Unless you've been living under a rock, you have probably heard about Major League Baseball's (MLB) steroid and performance enhancing drug scandal. On Monday, 13 players were suspended and the Yankees' Alex Rodriquez is the only one appealing.

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A new national poll released by Monmouth University shows Americans support a wide range of sanctions for repeat offenders, but most stop short of favoring the ultimate punishment.

The poll asked about public support of six possible sanctions for repeat steroid users. Exactly three in four support banning them for an entire season. Seven in 10 also say that fining the player a full season's salary or imposing a shorter ban of 50 games would be acceptable.

Just over six in 10 support erasing any records a player set while using steroids, and banning the player from the Hall of Fame.

There is some compassion. Only one in three Americans would support a lifetime playing ban for a player who was found to have used steroids more than once.

More than eight in 10 are aware of the use of steroids and other performance enhancing drugs by professional baseball players. Among this group, only 40 percent think that expanded testing and increased penalties Major League Baseball instituted in 2005 have been effective. Just under half say they have not been effective in reducing steroid use among players.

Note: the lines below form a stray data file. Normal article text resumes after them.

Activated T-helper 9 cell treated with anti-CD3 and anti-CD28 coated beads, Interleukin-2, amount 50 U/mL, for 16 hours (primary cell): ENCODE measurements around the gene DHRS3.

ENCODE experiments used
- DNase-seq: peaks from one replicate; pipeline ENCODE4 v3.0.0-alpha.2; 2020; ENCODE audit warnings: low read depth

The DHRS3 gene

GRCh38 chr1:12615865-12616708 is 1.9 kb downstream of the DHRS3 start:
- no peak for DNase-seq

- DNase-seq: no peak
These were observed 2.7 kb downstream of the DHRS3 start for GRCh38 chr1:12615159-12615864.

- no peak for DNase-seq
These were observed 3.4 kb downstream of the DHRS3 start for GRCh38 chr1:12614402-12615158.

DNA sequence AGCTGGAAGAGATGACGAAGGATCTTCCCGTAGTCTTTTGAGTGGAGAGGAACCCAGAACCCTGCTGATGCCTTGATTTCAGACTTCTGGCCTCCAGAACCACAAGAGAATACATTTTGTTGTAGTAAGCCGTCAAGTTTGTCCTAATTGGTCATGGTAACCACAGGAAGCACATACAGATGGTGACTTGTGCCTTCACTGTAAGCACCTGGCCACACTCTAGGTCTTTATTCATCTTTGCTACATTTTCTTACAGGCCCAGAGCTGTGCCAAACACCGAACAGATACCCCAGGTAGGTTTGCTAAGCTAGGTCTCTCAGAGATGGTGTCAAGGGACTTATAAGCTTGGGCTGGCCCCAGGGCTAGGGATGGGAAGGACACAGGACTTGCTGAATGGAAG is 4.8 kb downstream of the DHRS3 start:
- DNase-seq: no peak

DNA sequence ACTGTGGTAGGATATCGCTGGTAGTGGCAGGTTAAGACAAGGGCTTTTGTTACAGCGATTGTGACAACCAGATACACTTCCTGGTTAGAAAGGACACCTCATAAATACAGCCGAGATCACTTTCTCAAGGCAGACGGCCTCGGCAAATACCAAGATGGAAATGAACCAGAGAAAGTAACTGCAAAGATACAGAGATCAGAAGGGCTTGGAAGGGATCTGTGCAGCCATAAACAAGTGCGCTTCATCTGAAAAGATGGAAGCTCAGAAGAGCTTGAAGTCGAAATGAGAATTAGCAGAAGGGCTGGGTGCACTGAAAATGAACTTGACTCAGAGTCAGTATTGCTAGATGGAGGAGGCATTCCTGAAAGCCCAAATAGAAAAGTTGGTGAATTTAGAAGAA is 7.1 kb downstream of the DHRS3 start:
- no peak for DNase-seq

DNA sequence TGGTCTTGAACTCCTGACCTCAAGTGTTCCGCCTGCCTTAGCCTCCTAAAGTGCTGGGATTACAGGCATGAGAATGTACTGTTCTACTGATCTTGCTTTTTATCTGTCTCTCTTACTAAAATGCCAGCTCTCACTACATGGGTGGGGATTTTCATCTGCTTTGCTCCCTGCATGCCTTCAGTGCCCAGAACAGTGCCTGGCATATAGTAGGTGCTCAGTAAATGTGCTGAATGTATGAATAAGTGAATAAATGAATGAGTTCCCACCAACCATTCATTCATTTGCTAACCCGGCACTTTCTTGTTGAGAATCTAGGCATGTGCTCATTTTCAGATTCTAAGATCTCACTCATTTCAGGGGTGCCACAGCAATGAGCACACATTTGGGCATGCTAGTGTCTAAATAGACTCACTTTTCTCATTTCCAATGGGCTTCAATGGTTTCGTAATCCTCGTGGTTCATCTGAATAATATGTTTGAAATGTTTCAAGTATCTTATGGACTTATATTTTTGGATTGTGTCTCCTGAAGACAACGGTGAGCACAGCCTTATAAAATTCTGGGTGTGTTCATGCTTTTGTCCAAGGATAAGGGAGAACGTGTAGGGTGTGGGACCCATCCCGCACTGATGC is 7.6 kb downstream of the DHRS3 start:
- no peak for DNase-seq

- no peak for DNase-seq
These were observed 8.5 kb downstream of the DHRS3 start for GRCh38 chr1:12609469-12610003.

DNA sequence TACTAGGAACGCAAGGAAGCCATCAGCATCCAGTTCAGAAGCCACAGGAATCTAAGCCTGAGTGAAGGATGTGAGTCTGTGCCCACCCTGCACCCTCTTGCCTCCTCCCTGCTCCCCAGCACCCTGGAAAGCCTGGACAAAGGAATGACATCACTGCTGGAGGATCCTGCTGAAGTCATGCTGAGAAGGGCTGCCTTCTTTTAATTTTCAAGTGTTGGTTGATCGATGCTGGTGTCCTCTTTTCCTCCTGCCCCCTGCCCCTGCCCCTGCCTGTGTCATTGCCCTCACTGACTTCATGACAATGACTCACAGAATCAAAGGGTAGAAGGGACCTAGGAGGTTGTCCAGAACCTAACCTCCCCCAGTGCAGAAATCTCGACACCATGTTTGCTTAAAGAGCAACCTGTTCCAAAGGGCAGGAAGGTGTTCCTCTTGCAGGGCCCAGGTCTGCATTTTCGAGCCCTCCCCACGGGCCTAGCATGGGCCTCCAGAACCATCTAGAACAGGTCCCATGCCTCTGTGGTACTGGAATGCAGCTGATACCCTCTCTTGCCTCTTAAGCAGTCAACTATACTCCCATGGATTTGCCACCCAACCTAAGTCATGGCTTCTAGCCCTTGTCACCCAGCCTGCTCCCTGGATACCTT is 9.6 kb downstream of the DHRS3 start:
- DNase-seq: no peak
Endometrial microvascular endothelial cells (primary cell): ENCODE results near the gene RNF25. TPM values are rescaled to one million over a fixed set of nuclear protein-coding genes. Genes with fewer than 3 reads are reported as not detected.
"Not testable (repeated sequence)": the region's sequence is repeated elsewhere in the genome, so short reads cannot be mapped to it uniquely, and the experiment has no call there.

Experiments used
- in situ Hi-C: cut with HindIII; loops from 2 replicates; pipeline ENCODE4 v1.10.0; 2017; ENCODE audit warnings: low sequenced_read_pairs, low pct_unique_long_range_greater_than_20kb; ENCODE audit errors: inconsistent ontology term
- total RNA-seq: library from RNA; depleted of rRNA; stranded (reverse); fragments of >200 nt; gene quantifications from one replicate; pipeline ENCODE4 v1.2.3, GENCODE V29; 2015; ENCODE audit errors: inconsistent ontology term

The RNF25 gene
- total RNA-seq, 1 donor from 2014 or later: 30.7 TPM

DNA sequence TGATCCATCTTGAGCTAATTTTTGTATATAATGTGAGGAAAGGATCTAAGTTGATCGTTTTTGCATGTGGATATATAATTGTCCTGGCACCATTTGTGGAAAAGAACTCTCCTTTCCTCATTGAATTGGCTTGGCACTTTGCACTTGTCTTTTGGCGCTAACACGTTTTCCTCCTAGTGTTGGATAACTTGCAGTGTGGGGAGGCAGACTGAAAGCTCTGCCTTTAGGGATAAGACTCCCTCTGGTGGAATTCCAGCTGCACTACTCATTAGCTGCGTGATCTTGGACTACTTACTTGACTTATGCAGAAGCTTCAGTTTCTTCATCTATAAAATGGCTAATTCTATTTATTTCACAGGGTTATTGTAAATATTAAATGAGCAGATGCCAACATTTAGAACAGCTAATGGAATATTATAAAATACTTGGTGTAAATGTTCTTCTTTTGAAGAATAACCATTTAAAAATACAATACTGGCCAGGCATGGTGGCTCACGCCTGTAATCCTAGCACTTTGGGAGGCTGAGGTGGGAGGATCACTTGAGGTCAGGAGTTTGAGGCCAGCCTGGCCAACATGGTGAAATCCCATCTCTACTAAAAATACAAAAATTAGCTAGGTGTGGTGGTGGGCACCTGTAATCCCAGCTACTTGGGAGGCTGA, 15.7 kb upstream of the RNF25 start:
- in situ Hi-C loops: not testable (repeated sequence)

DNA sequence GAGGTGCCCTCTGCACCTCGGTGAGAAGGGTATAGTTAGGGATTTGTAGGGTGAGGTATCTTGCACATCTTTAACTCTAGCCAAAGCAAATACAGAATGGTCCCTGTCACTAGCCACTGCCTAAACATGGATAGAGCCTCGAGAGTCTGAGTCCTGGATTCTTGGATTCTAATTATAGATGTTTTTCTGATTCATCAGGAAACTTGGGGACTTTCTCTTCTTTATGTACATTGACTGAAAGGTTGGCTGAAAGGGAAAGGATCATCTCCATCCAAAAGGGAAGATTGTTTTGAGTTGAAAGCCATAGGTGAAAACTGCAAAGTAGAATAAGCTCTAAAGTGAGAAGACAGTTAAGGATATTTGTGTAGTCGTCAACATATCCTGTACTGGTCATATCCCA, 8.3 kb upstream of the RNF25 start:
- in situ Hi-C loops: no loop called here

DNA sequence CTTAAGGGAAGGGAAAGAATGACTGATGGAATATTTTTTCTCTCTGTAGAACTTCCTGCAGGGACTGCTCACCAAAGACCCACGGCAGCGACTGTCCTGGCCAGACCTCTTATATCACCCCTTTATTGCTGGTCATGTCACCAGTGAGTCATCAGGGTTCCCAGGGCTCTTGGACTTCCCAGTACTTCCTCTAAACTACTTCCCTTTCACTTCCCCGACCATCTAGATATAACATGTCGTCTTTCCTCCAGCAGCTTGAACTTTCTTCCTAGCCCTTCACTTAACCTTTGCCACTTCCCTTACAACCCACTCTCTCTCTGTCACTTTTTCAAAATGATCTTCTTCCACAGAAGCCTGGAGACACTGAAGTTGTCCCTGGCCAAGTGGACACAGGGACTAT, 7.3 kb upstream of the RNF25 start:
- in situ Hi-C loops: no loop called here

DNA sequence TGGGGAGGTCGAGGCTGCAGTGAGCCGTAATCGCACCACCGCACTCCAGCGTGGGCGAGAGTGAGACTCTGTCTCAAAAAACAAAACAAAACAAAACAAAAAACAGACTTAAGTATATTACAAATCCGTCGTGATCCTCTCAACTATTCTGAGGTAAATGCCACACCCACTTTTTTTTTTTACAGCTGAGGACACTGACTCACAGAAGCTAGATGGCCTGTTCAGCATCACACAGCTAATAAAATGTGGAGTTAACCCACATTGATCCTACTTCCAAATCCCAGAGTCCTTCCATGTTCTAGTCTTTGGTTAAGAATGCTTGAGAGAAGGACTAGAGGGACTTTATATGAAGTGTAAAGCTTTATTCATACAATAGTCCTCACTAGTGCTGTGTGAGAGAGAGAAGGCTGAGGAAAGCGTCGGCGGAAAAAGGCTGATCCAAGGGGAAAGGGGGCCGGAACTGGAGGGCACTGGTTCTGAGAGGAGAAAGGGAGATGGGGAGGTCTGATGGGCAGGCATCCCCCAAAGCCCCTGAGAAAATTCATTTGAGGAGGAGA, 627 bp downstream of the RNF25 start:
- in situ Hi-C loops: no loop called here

Only 31 percent of those following the news believe steroid use has gone down since new screening procedures and sanctions were put in place eight years ago. Another 40 percent say steroid use is about the same as it was, and 18 percent think steroid use has actually increased despite the efforts made.

"There is some concern that a continuing steroid scandal could erode the national pastime's fan base despite Major League Baseball's best efforts," said Patrick Murray, poll director of the Monmouth University Polling Institute.

Almost eight in 10 Americans who are aware of the steroid news say MLB is taking this issue seriously. Only four percent say it is not at all serious about the problem. Despite the controversy, a majority of Americans still hold a positive view of Major League Baseball. Less than one in four have a negative view.

What would you think if your favorite player on your favorite team was exposed as a repeat offender? As it turns out, most Americans are forgiving. Twenty-eight percent said they would watch that team less often than they do now. Sixty-five percent would continue to watch the same number of games as they do now. Oddly, two percent actually admit they'd be inclined to watch more games if a steroid scandal hit their favorite team.

This poll was conducted after the suspension of Milwaukee Brewer player and former National League Most Valuable Player Ryan Braun, but before the most recent sanctions against Rodriguez and other players were announced.

The survey was conducted by telephone with 1,012 adults from July 25 to 30, 2013. The sample has a margin of error of + 3.1 percent.